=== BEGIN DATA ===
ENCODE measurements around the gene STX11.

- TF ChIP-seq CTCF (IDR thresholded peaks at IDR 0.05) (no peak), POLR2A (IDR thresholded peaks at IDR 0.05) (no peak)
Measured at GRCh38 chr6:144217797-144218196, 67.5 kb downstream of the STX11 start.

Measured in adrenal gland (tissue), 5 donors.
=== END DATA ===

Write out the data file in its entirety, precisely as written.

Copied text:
ENCODE measurements around the gene STX11.

- TF ChIP-seq CTCF (IDR thresholded peaks at IDR 0.05) (no peak), POLR2A (IDR thresholded peaks at IDR 0.05) (no peak)
Measured at GRCh38 chr6:144217797-144218196, 67.5 kb downstream of the STX11 start.

Measured in adrenal gland (tissue), 5 donors.